Brussels and Perspective on the European Union

International Affairs 2221 takes learning about the European Union from the textbooks to the streets of Brussels.

Posted by Julie

I would consider myself a travel buff. Weekend mornings, my parents watched travel shows while sipping teas, and I actually have some of those DVD’s with me. The main use for my Pinterest? Travel planning. (And cool free font-searching!) If I’m on Buzzfeed, it’s a travel destination list (the last one I looked at was the most beautiful libraries around the world).

Travel is this grand adventure, but it requires some thought and planning before takeoff. Everyone has that list of dream destinations and a repertoire of details and facts about places they have been or will go, right? Well, I do, too.

And to be honest? Before this weekend all I knew about Belgium was chocolate, waffles, the Atomium, and Stromae. (Embarrassing, I know. Not Stromae, – he’s the – but my limited perspective.)

The International Affairs 2221 class headed by the renowned Mme. Serafin and Dr. Birchfield ventured across the French-Belgian border to experience Brussels, the capital of Belgium. The class, which studies the politics of the European Union, toured the Parlamentarium, which is the hub of the European Parliament. Sure, they have their monthly meetings in Strasbourg, but most of the work and committee meetings happen here.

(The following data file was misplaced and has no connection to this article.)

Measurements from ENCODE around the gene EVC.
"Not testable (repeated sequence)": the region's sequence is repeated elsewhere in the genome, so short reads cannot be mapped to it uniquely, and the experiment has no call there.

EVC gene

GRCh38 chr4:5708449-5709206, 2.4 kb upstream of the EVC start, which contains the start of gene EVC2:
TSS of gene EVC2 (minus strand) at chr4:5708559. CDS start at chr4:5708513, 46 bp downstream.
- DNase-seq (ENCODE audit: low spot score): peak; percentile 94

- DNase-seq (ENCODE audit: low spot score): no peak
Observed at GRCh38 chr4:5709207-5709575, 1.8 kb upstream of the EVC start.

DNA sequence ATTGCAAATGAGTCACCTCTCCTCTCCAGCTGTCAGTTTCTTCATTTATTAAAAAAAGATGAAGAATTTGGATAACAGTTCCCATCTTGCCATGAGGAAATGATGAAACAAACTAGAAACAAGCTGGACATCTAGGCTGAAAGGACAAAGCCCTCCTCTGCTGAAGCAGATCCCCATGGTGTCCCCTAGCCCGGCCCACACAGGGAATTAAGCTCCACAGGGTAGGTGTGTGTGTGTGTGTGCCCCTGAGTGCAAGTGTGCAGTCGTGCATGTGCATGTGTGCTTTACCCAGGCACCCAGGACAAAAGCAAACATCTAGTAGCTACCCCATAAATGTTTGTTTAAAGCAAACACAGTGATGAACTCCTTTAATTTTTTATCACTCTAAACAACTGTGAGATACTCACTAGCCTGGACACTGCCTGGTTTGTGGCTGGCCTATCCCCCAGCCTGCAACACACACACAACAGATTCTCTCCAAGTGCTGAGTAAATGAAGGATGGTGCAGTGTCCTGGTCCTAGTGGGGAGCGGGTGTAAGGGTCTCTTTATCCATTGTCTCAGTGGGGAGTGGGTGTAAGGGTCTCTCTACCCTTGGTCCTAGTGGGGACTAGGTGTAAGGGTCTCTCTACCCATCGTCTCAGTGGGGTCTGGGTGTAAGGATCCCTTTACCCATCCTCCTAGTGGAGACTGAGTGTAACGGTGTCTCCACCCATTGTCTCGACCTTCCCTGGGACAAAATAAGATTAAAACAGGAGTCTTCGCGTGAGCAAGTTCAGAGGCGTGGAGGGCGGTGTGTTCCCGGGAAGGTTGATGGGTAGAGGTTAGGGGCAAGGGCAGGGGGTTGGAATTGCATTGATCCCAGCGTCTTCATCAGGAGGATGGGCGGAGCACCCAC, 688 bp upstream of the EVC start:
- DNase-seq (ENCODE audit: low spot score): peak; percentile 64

The giant museum situated in part of the complex housed so much history, I couldn’t get past the second floor before we had to go! (And there are three. I didn’t get to sit in the comfortable armchairs and watch videos, either.) Needless to say, I know quite a bit more about the European Union – its three main facets (the European Parliament, the European Commission, and the European Council), how these facets interact and cooperate (or not sometimes), and the struggles faced by and currently facing the European Union.

Afterwards, though, we had a tour from a Brussels businessman and guide. The guided tour by a native was a fantastic opportunity to discuss his thoughts on his city – past and present – as well as get a first-person perspective on current events surrounding Brussels as well as the significant sights and opportunities.

We stopped by the Atomium – which I seriously considered to be the symbol of Brussels. Don’t be fooled, though; you can’t stop to see that one structure and have seen all of the city. We walked from downtown to uptown, passing through Le Sablon – where all of the prestigious chocolatiers reside – and past the Royal Palace; many of the national embassies to both Belgium and the European Union were in close proximity to the work palace of the King and all of the ministers of Belgium.

Just walking around made me happy – solely because of the architecture and art. I was practically drooling from the moment our bus was driving up toward the Parlamentarium, when I saw what remains my favorite building I saw in Brussels, even after walking through the city for several hours. I don’t even know what it is – but someone thank the architect for me. The city itself was apparently leveled by the French in 1695 during the Bombardment of Brussels, making way for a wide mix of architectural styles.

Brussels was an unexpected pleasure – one previously not on my list, but now I want to go back!